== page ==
More African mobile operators embrace dynamic billing for their voice services as they look to differentiate themselves from the competition
In most African countries, mobile users are spoiled with attractive mobile promotion on voice services. In Kenya and Uganda, a price war has however left the mobile operators dubious on this approach being the right on. While African mobile operators try to retain their mobile users attention, differentiating their mobile offering from the competitors’ ones remains vital tool for them. Isabelle Gross spoke to Kevin Coleman, Business Development Director EMEA at Digitata and Hilton Goodhead, CTO at Rorotika Technologies about their dynamic billing product/platform for mobile voice services and theirs plans to launch a similar product/platform for data services.
The launch of the “Glo Flexi” tariff plan by Globacom at the beginning of September marks the entry of Digitata dynamic billing platform in the Nigerian telecoms market. According to Kevin Coleman, Globacom is the first mobile operator offering dynamic billing in Nigeria although MTN which is the largest mobile operator in Nigeria has a similar offer “MTN Zone” but the tariff plan is not operational in the country. Digitata dynamic billing platform gives the ability to a mobile operator to offer discounts on voice calls according the time of the day and/or the location of the mobile subscribers. In Nigeria for example, Glo Flexi tariff has been launched with an offering of up to 99% discounts on voice calls for its subscribers. It is still too early to forecast the uptake of the new tariff plan in Nigeria but Digitata has seen at the past some massive uptake to up 80% of the subscriber base in some African markets. The level and the pace of the uptake depend also on how the mobile operator decides to communicate the new offering to its subscribers and while some African mobile operators have relied on the traditional flyers, SMS and word of mouth to promote the new tariffs others have rolled more aggressive information campaigns like sending on the street “road warriors” in charge of explaining and educating subscribers on the benefits of the new tariff plan.
The Digitata’s dynamic billing platform is currently active across 16 mobile networks in Africa and the company is looking further to increasing it footprint on the continent. In a couple of week, there will be further launches in the Southern African region. Kevin Coleman explains further that the product is well suited for prepaid markets where calling costs remain high and customers are very price sensitive. The billing platform often sells well with the number two mobile operator in a country or the ones that want to be more innovative. There are also no limitations on the size of the mobile subscriber base. Digitata’s dynamic billing platform works with a subscriber base as small as 100,000 up to several millions. Although Kevin Coleman didn’t want to give too many details on the price of the billing platform, he added that the technology is competitively priced and that mobile operators can acquire a licence for a one-off fee or chose to make recurring payments based on the number of mobile users registered to the service. According to him, investing in a dynamic billing platform offers to mobile operators good returns on investment in terms of customer churn reduction, network congestion management and additional voice revenue from customers signing up for the service. Hilton Goodhead points out that it can help further mobile operators to reduce capital costs through a more streamlined utilisation of the existing network facilities.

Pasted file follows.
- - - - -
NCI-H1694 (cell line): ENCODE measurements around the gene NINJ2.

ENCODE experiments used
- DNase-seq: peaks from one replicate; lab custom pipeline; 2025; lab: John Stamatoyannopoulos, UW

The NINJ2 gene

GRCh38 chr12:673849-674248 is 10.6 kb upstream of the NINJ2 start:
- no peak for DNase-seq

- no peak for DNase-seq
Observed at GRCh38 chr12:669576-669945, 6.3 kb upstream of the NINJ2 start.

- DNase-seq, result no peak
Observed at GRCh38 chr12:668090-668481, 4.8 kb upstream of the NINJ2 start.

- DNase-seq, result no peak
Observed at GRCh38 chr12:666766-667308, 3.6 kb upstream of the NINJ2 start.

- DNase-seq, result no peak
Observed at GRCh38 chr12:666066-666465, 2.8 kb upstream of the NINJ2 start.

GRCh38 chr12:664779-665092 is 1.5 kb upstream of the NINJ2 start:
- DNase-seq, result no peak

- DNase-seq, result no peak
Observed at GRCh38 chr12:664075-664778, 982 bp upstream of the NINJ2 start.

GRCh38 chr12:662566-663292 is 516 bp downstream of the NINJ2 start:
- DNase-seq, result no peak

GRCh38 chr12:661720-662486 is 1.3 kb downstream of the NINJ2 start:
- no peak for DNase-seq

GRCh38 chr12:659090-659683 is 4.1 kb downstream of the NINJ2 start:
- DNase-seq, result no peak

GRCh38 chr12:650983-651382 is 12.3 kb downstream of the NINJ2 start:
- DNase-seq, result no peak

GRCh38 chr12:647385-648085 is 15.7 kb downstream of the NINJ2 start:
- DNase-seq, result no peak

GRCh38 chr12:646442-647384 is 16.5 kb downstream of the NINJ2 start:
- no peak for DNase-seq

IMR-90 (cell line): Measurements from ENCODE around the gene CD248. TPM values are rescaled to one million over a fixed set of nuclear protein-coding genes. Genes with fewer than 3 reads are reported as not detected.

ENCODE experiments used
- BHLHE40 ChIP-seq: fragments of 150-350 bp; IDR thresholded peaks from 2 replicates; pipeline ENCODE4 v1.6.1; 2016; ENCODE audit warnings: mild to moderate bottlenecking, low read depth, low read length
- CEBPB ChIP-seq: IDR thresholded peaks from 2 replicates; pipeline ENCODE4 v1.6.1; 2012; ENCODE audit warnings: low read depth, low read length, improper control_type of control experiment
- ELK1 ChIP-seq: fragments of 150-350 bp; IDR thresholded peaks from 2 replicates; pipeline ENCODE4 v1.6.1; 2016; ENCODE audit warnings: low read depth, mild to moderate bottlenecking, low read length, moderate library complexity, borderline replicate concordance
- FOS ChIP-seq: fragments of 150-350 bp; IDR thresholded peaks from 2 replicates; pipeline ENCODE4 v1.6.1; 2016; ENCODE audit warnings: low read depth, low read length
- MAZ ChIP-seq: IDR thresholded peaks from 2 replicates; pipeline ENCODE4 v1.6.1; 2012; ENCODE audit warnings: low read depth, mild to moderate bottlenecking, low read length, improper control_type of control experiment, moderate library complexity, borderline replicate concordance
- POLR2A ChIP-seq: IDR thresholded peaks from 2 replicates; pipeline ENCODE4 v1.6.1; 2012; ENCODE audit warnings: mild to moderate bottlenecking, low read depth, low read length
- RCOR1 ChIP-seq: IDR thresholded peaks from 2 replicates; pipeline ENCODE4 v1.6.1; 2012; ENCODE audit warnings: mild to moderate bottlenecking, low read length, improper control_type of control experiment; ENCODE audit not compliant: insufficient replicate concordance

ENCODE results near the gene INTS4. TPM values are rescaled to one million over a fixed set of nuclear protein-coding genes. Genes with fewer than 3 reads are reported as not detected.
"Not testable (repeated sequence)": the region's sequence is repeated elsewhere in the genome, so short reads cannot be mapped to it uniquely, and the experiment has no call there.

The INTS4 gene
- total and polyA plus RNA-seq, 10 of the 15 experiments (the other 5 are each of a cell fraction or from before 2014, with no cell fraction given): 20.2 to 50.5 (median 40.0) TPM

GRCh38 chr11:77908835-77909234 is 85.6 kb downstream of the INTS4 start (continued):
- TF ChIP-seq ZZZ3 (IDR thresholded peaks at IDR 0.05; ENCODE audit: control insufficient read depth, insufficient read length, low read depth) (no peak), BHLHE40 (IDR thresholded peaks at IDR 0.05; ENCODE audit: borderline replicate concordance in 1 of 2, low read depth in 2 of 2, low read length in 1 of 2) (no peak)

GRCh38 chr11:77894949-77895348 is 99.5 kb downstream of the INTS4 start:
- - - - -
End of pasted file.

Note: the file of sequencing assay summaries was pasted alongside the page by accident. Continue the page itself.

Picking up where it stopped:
I met Kevin Coleman last November at AfriCom in Cape Town and at that time he already told me that Digitata’s R&D team was working hard on expanding their dynamic billing platform to include mobile data services. Today, we have an official launch date: Q1-2012. According to him, the development of a dynamic billing platform for data services presented quite some technical challenges to overcome. He explains for example that once a data connection is established it is not obvious with what or who the dynamic billing interface interacts with. It could be the device only since most 3G phones keep looking for a connection or a human being holding the device. There were also issues to solve regarding the type of data and their prioritisation. Kevin Coleman is confident that this new product which is aimed at mobile operators in developed and emerging markets will quickly gain traction because across the world (and in Africa), mobile operators that have launched mobile Internet services on their 3G network face and will face more serious network congestions because of the growing number data hungry smartphones hooking up on their networks. Further today mobile data pricing models are pretty dull. They come either unlimited or capped and therefore a pricing model based on time and location will definitely provide a different way to sell mobile data services in Africa and in the rest of the world.
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